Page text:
The Kansas legislature further solidified the “at the plant” location requirement when it specifically listed those items that do not qualify for the exemption. K.S.A. 79-3606(kk)(3) provides that ‘”(m)achinery and equipment used directly and primarily” shall not include . . . (C) transportation equipment not used in the manufacturing . . . process at the plant or facility.’ Legislative intent could not be more clearly stated: qualified equipment used to transport electricity located “at the plant” is exempt; the same equipment located outside the plant is not exempt. The transportation machinery and equipment for which the Taxpayer seeks a refund is not located “at the plant;” consequently, it does not qualify for an exemption.

The issues as they were presented by the Taxpayer do not need to be addressed at this time because the equipment subject to the refund request is not located “at the plant.” Even if that equipment met every other test required in order to qualify for an exemption pursuant to K.S.A. 79-3606(kk), it could not overcome the location requirement of this statute. Since the equipment fails the location test, then it is not necessary to address other issues.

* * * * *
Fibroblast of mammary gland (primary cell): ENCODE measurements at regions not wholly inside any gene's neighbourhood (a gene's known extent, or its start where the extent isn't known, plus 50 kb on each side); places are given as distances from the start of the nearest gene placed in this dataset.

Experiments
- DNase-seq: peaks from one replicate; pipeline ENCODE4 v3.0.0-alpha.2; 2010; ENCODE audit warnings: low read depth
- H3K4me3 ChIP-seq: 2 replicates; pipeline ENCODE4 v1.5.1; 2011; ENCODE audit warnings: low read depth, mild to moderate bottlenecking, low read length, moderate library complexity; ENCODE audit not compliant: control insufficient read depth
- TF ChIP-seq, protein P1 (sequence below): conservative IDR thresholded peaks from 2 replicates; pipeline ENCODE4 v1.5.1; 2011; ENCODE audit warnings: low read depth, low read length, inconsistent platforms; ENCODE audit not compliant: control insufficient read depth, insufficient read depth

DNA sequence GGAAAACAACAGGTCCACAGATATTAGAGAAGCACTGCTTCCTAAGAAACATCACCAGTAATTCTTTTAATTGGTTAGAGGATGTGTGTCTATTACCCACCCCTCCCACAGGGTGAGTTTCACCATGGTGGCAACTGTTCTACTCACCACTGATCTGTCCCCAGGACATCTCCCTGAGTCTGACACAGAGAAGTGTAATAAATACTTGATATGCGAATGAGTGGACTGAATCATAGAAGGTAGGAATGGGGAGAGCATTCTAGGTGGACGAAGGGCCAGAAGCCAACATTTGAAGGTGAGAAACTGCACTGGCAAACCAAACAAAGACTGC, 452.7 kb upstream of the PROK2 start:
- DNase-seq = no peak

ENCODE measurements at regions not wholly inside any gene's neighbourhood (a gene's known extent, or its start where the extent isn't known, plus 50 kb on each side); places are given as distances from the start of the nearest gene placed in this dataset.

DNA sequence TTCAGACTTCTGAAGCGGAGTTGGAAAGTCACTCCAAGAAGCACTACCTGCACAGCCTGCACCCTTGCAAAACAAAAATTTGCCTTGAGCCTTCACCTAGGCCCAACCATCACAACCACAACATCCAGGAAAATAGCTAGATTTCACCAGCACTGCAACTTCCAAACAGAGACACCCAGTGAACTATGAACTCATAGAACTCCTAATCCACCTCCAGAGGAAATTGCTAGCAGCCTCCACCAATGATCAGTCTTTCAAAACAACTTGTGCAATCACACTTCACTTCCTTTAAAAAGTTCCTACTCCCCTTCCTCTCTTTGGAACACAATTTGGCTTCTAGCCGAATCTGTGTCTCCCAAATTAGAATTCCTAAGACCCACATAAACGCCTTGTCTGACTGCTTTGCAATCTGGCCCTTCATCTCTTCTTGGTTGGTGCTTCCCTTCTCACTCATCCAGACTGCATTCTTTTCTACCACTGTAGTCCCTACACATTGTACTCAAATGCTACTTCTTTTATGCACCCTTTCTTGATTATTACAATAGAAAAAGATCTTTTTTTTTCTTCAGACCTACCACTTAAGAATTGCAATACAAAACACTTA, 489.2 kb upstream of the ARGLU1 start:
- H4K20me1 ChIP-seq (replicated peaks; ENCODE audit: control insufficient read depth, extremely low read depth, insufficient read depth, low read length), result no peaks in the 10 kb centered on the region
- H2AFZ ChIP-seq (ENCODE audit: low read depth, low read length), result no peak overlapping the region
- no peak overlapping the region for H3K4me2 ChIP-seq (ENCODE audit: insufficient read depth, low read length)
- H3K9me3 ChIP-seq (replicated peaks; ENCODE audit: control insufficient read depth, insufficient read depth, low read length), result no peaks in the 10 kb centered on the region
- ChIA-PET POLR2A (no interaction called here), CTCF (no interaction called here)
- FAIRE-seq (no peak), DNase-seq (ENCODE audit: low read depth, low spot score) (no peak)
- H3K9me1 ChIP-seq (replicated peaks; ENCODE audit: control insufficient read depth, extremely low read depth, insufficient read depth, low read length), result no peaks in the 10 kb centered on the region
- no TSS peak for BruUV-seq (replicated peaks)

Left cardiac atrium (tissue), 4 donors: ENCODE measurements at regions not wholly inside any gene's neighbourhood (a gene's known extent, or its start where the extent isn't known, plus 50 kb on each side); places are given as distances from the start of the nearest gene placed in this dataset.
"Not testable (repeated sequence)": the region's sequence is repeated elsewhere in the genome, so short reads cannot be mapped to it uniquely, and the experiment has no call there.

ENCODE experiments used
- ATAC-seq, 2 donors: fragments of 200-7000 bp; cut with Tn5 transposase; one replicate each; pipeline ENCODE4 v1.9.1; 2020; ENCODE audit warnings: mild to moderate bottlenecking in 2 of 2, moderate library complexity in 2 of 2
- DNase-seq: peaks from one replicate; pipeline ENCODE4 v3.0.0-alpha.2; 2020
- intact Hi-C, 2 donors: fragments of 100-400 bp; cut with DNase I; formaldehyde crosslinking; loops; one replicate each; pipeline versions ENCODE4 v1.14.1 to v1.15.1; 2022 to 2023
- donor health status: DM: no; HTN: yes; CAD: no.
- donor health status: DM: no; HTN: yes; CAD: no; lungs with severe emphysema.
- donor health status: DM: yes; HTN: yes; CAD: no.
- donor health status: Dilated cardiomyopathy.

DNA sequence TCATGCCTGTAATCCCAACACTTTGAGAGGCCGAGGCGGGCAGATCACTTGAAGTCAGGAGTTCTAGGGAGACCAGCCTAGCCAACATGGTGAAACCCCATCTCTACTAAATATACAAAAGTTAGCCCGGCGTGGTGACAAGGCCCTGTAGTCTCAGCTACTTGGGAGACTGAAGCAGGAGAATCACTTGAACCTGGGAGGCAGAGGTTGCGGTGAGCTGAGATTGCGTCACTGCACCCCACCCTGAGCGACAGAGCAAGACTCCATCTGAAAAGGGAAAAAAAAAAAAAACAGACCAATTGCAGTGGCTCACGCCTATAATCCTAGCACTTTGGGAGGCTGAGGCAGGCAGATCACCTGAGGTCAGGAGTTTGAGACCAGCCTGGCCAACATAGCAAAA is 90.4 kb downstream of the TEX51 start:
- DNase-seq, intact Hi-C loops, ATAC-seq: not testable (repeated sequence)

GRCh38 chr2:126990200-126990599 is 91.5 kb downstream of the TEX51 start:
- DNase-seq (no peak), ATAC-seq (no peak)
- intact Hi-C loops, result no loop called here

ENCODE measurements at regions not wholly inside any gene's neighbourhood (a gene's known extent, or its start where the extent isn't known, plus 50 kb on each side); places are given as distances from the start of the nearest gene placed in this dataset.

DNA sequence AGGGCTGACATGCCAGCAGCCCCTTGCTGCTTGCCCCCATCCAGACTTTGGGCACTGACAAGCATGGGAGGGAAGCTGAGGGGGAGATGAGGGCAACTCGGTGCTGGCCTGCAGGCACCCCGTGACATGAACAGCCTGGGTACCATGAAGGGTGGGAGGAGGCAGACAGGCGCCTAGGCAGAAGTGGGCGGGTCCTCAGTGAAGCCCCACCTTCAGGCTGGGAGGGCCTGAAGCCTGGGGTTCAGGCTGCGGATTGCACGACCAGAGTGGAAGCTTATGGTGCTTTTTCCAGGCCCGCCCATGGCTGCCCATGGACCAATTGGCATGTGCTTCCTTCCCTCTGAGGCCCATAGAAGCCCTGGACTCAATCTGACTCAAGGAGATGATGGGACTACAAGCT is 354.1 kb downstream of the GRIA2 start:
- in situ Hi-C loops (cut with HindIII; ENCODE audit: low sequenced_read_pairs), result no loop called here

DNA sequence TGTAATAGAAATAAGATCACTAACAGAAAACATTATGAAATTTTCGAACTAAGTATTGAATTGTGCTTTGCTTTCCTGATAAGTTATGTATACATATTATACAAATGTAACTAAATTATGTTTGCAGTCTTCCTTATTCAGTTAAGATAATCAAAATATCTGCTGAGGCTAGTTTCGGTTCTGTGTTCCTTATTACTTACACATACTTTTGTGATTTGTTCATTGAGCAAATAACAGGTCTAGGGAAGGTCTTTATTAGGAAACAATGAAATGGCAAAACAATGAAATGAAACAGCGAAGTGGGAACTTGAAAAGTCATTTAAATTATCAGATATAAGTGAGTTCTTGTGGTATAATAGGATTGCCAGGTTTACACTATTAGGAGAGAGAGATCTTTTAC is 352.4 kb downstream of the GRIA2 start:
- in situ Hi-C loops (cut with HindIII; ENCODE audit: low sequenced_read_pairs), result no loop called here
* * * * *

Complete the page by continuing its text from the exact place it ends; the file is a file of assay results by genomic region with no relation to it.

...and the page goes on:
Conclusion

Upon reconsideration of all of the facts and issues underlying the Department’s denial of the Taxpayer’s refund request, it is the final determination of the Secretary’s Designee that the Department’s denial be sustained.


Sincerely,



DAVID J. HEINEMANN
Secretary’s Designee
cc: Shirley Sicilian
Richard Cram


Date Composed: 03/09/2001 Date Modified: 10/09/2001